Introduction

Sharing of views is a design performance requirement in Council’s Dwellings Houses and Attached Dual Occupancies Development Control Plan.

 

An assessment of the proposed development and its impact on views is carried out in accordance with the Land and Environment Court planning principle after Roseth SC pp.25-29 in Tenacity Consulting v Warringah [2004] NSWLEC 140. This assessment is guided by a four step process identified by the Land and Environment Court.

 

Step 1. “The first step is the assessment of views to be affected. Water views are valued more highly than land views. Iconic views (e.g. of the Opera House, the Harbour Bridge or North Head) are valued more highly than views without icons. Whole views are valued more highly than partial views, e.g. a water view in which the interface between land and water is visible is more valuable than one in which it is obscured.”

 

The subject site is not located within the foreshore scenic protection area. However, a number of submissions have been received from neighbouring properties in relation to view loss.  The following properties have been investigated to determine if the proposal resulted in any view loss impacts:

 

·      Units 5, 8 & 12/122 Brook Street, Coogee

·      Unit 6/10-12 Kidman Street, Coogee

 

A view impact analysis was undertaken by Architectural and Building Works and some of the photos have been used as part of the assessment of this application.  Council’s Assessment Officer has also undertaken an independent assessment of the view sharing impacts and two of the above affected properties have been visited.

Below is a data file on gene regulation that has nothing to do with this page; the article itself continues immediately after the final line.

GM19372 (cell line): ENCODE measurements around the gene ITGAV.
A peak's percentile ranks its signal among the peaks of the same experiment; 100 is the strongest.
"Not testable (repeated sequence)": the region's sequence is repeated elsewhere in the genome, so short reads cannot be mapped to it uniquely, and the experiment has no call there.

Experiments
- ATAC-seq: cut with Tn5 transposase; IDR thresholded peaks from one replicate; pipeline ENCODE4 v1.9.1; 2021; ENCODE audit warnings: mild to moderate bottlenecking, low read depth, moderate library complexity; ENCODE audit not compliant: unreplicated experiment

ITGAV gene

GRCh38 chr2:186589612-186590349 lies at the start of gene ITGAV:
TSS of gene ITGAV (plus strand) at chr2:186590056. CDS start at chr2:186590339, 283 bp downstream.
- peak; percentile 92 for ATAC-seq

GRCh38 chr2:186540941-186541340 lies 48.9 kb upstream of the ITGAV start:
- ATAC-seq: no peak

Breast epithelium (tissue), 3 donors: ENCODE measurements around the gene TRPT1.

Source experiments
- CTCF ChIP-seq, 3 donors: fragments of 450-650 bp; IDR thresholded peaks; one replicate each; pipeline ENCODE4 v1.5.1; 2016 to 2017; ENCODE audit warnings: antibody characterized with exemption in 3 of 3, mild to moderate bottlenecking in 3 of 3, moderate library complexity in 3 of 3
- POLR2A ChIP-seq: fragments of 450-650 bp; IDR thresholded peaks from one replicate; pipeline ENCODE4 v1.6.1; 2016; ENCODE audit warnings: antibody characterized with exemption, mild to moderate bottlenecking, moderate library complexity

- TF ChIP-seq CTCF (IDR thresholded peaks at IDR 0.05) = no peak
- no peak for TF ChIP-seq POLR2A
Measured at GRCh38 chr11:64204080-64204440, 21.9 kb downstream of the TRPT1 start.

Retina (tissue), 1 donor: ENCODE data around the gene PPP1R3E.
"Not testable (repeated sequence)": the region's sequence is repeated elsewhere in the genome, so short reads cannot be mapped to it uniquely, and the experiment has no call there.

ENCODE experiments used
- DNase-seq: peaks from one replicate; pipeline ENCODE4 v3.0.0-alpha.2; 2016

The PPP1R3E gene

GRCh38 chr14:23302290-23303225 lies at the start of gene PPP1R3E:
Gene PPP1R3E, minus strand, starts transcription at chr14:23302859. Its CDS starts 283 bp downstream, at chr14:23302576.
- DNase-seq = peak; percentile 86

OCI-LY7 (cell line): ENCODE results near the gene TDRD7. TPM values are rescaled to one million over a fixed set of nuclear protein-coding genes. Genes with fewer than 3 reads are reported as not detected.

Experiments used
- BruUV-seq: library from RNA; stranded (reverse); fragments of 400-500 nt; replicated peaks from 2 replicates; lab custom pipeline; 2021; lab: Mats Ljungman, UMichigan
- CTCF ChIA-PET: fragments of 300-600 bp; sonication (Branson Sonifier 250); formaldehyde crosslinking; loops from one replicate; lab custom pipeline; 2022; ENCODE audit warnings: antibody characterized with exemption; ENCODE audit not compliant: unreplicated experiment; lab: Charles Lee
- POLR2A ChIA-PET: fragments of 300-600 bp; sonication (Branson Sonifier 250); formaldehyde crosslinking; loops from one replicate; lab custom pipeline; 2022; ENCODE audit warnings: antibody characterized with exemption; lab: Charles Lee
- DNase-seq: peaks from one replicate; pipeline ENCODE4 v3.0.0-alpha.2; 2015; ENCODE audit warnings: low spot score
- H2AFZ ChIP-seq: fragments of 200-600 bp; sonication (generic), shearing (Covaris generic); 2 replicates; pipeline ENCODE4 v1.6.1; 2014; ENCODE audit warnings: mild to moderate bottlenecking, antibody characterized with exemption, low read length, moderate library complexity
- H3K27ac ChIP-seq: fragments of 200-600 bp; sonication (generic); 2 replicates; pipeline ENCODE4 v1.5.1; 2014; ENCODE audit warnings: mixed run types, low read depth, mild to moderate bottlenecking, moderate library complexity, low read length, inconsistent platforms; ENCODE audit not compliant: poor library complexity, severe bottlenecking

The aerial photograph in Figure 4 below identifies the properties that have objected to the proposed development on the grounds of view loss. The properties in question are identified in red and the yellow arrows indicate the direction of the views.  The views are obtained in a north easterly and easterly direction above the roof top of the subject and neighbouring properties.  The views include Coogee headland and a very small horizontal band of ocean views of Coogee Bay.

 

There are no iconic views that will be impacted by the proposed development.

 

Figure 4: Site analysis plan identifying views currently enjoyed.

 

Step 2. “The second step is to consider from what part of the property the views are obtained. For example the protection of views across side boundaries is more difficult than the protection of views from front and rear boundaries. In addition, whether the view is enjoyed from a standing or sitting position may also be relevant. Sitting views are more difficult to protect than standing views. The expectation to retain side views and sitting views is often unrealistic.

 

·      Unit 5/122 Brook Street, Coogee